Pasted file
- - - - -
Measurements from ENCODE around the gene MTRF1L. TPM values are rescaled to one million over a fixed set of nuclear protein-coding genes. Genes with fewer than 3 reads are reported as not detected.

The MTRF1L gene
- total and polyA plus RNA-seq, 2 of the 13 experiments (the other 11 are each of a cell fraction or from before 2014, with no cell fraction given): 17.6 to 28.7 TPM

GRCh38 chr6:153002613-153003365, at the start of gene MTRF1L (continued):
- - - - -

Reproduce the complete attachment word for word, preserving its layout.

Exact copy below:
Measurements from ENCODE around the gene MTRF1L. TPM values are rescaled to one million over a fixed set of nuclear protein-coding genes. Genes with fewer than 3 reads are reported as not detected.

The MTRF1L gene
- total and polyA plus RNA-seq, 2 of the 13 experiments (the other 11 are each of a cell fraction or from before 2014, with no cell fraction given): 17.6 to 28.7 TPM

GRCh38 chr6:153002613-153003365, at the start of gene MTRF1L (continued):